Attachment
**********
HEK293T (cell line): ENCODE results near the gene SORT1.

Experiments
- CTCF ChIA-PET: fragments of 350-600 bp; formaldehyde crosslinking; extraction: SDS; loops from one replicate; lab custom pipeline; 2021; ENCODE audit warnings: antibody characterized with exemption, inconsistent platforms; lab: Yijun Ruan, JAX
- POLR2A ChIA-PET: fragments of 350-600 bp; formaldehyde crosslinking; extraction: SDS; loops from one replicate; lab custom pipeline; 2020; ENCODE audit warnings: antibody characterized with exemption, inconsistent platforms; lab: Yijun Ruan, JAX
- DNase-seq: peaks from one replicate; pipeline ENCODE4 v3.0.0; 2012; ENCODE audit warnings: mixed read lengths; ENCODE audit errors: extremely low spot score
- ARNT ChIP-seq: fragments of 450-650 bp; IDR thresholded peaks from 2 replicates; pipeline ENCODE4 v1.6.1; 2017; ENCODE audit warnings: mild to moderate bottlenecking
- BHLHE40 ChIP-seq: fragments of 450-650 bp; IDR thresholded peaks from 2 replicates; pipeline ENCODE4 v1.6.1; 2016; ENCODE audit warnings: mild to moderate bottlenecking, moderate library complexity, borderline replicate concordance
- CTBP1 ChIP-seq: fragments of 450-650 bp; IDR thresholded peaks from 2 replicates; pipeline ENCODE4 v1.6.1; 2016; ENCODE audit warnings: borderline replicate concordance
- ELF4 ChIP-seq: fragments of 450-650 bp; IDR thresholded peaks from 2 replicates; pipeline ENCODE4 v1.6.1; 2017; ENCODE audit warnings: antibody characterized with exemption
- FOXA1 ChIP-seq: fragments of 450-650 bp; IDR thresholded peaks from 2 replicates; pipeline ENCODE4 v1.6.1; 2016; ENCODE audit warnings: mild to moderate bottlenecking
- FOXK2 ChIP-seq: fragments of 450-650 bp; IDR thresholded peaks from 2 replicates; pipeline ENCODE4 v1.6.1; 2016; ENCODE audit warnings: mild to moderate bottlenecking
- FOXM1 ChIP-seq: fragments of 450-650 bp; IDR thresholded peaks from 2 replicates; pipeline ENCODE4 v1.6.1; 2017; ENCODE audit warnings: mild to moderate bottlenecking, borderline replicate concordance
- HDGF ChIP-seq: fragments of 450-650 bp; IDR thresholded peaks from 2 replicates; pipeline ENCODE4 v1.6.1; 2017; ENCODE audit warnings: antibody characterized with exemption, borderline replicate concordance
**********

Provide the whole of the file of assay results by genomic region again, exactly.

HEK293T (cell line): ENCODE results near the gene SORT1.

Experiments
- CTCF ChIA-PET: fragments of 350-600 bp; formaldehyde crosslinking; extraction: SDS; loops from one replicate; lab custom pipeline; 2021; ENCODE audit warnings: antibody characterized with exemption, inconsistent platforms; lab: Yijun Ruan, JAX
- POLR2A ChIA-PET: fragments of 350-600 bp; formaldehyde crosslinking; extraction: SDS; loops from one replicate; lab custom pipeline; 2020; ENCODE audit warnings: antibody characterized with exemption, inconsistent platforms; lab: Yijun Ruan, JAX
- DNase-seq: peaks from one replicate; pipeline ENCODE4 v3.0.0; 2012; ENCODE audit warnings: mixed read lengths; ENCODE audit errors: extremely low spot score
- ARNT ChIP-seq: fragments of 450-650 bp; IDR thresholded peaks from 2 replicates; pipeline ENCODE4 v1.6.1; 2017; ENCODE audit warnings: mild to moderate bottlenecking
- BHLHE40 ChIP-seq: fragments of 450-650 bp; IDR thresholded peaks from 2 replicates; pipeline ENCODE4 v1.6.1; 2016; ENCODE audit warnings: mild to moderate bottlenecking, moderate library complexity, borderline replicate concordance
- CTBP1 ChIP-seq: fragments of 450-650 bp; IDR thresholded peaks from 2 replicates; pipeline ENCODE4 v1.6.1; 2016; ENCODE audit warnings: borderline replicate concordance
- ELF4 ChIP-seq: fragments of 450-650 bp; IDR thresholded peaks from 2 replicates; pipeline ENCODE4 v1.6.1; 2017; ENCODE audit warnings: antibody characterized with exemption
- FOXA1 ChIP-seq: fragments of 450-650 bp; IDR thresholded peaks from 2 replicates; pipeline ENCODE4 v1.6.1; 2016; ENCODE audit warnings: mild to moderate bottlenecking
- FOXK2 ChIP-seq: fragments of 450-650 bp; IDR thresholded peaks from 2 replicates; pipeline ENCODE4 v1.6.1; 2016; ENCODE audit warnings: mild to moderate bottlenecking
- FOXM1 ChIP-seq: fragments of 450-650 bp; IDR thresholded peaks from 2 replicates; pipeline ENCODE4 v1.6.1; 2017; ENCODE audit warnings: mild to moderate bottlenecking, borderline replicate concordance
- HDGF ChIP-seq: fragments of 450-650 bp; IDR thresholded peaks from 2 replicates; pipeline ENCODE4 v1.6.1; 2017; ENCODE audit warnings: antibody characterized with exemption, borderline replicate concordance